• 19
    Or "Chivalry" for the gold – Chris Latta May 21 '16 at 23:37
  • 1
    Congeniality maybe ;-) – AbraCadaver May 23 '16 at 15:21
72

I proposed essentially the same thing back in 2011. I am still a fan of the idea. I think the threshold needs to be high, at least 500, or the Gold level will soon be diluted.

I personally I dislike "Team Player" as I have always felt that phrase has a connotation of herd mentality and lack of independent thought when used outside the context of actual team events. From my earlier Q&A my favorite proposal is Corinthian spirit from AakashM, which has a spot-on definition if we wish to build on the existing "Sportsmanship" badge:

  1. Involving or displaying the highest standards of sportsmanship:
    'a club embodying the Corinthian spirit'
  • 17
    Whatever happens to these requests? Seems that it was highly received then and is highly received now... – Barry May 22 '16 at 19:03
  • 1
    Also I like that name! Seems perfect. – Barry May 22 '16 at 19:04
  • 3
    @Barry It is ultimately up to the Stack Exchange administration whether or not to implement suggestions. Sometimes very unpopular changes prevail or popular ideas are not picked up. I cannot argue with the overall vision for Stack Exchange however and it has obviously been very successful so those in charge ostensibly know what they are doing. – Mr.Wizard May 22 '16 at 19:27
  • 7
    Note that, in order to being able to upvote 500 competing answers, you have to post around 500 upvoted answers (depends a bit on the ratio and number of good answers per question...). There are gold badges that are easier to acquire than the Sportsmanship badge. – moooeeeep May 23 '16 at 6:54
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    I'm curious why "Team Player" makes you think of herd mentality or lack of independent thought. A team player is someone who makes the personal decision (or play) that most benefits the team, often at the cost of personal glory. AKA when you pass the ball to someone else with a better shot rather than trying to score yourself. I don't see how that is "herd mentality" or "lacking independent thought" at all. A team player in all contexts is a good thing. – TylerH May 23 '16 at 15:50
  • 1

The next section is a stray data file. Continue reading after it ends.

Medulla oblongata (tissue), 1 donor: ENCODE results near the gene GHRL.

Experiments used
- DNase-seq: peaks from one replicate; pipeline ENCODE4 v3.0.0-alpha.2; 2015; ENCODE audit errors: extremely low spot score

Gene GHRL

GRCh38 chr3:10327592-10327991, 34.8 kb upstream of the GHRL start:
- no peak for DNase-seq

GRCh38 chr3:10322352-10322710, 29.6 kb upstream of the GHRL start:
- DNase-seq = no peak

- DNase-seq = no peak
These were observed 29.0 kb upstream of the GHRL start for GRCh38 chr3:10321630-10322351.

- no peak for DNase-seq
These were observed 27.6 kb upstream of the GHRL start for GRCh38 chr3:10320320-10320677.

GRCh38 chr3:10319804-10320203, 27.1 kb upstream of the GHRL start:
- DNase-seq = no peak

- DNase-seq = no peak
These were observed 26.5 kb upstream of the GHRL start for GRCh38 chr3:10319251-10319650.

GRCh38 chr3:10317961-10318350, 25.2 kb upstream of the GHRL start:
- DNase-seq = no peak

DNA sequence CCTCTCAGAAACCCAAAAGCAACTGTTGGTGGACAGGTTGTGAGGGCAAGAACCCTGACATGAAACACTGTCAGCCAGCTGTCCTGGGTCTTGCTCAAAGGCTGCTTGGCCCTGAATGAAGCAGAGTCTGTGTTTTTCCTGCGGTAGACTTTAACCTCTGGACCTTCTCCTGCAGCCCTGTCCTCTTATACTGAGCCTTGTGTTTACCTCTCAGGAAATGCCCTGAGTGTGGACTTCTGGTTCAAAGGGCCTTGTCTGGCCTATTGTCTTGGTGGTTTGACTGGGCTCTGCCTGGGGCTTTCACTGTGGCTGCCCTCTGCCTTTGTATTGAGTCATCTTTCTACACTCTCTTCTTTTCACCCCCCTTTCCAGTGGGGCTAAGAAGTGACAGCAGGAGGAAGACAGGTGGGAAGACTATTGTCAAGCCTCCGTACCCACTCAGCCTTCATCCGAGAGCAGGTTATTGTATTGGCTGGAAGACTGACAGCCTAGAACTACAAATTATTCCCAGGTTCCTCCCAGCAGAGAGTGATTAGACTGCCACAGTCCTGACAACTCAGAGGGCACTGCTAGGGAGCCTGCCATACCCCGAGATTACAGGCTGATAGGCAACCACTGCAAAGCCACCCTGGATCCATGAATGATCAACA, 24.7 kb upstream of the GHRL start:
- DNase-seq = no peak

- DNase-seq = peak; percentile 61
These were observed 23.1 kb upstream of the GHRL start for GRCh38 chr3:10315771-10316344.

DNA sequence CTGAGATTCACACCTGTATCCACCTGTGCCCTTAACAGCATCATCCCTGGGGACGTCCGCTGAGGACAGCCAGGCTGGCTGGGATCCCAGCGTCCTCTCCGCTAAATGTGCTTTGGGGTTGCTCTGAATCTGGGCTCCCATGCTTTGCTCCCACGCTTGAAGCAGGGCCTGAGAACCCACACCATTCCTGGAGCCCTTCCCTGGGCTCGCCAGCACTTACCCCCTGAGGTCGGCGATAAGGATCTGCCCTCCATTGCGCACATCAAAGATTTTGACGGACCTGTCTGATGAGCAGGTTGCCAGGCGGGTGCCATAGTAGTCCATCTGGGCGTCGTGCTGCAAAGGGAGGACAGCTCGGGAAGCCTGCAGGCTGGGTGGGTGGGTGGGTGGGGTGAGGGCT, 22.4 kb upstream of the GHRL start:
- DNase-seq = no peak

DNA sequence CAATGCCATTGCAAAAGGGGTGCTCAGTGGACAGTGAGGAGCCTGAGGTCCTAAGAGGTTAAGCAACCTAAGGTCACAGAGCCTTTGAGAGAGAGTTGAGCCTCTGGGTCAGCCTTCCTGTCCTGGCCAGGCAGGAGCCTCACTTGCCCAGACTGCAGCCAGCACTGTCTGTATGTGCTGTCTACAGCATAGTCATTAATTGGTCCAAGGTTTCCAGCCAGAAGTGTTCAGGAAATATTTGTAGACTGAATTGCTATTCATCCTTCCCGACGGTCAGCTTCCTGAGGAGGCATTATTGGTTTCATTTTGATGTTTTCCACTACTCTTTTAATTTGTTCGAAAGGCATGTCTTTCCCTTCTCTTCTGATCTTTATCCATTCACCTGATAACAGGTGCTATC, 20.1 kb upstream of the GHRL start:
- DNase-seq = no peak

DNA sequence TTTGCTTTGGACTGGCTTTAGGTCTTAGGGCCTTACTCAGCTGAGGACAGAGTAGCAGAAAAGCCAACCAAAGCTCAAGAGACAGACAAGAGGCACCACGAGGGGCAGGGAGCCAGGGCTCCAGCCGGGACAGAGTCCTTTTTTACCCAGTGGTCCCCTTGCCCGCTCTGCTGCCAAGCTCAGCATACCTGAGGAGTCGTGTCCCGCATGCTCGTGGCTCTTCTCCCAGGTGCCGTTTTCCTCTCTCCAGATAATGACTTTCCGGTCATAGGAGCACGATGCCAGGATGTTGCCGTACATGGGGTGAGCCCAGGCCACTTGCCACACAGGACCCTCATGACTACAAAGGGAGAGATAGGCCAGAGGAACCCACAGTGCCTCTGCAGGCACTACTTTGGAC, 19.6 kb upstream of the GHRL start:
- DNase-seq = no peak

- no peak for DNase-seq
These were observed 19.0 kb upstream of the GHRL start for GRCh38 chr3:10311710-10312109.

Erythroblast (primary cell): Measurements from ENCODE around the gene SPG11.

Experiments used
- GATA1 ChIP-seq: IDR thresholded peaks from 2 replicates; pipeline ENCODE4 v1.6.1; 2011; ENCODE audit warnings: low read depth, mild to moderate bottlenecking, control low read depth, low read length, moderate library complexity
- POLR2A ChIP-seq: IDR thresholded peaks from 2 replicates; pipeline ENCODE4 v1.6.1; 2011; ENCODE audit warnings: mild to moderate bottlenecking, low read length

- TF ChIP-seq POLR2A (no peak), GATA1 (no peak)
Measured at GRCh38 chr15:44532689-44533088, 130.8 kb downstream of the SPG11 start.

@moooeeeep I do not believe that is true but rather each up-vote in a Q&A that you answered counts. This means that if you tend to answer popular questions and you also up-vote competing answers you will only need to have posted a fraction of that amount. I made a note of this in an edit to my own quesiton but I did not note the source of that information. If you doubt it I shall try to find it. – Mr.Wizard May 23 '16 at 15:53
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    @TylerH Like much inference it is likely personal which is why I stated just that. I have had "be a team player" used to really mean ignore logic and go with whatever the majority thinks or wants. I do believe I have seen it used in film or television as a euphemism for being willing to break laws and cheat to forward the goals of a particular group or organization, similar to "being willing to play ball." Fear not, if you do not agree with me I will not accuse you of not being a team player. ;-) – Mr.Wizard May 23 '16 at 16:02
  • 1
    @Mr.Wizard I don't think the person who used "team player" to mean someone who ignores logic knew what "team player" means, then, because it doesn't mean that at all :-) I'm curious what TV shows and movies you've seen where the term was used negatively. – TylerH May 23 '16 at 16:09
  • @TylerH My memory is poor and worsening so I am afraid I won't be of much help, and it could be a false memory anyway. If it really matters to you I am sure the people on Movies & TV could be more helpful than I. – Mr.Wizard May 23 '16 at 16:13
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    You are right, upvoting 500 competing answers to serious, distinct questions should be preferred to someone upvoting 500 answers to questions like this: stackoverflow.com/q/184618/1025391 - but you are not right, your answer is required to have a positive score. – moooeeeep May 24 '16 at 7:33
  • 2
    @moooeeeep A Q&A like that makes me think this badge would be too easy to "game." I think there should be a maximum of say three up-votes per Q&A counted. Sorry for not mentioning the positive score; I usually take that for granted as the community I am most active in is comparatively generous with votes. – Mr.Wizard May 24 '16 at 11:03
19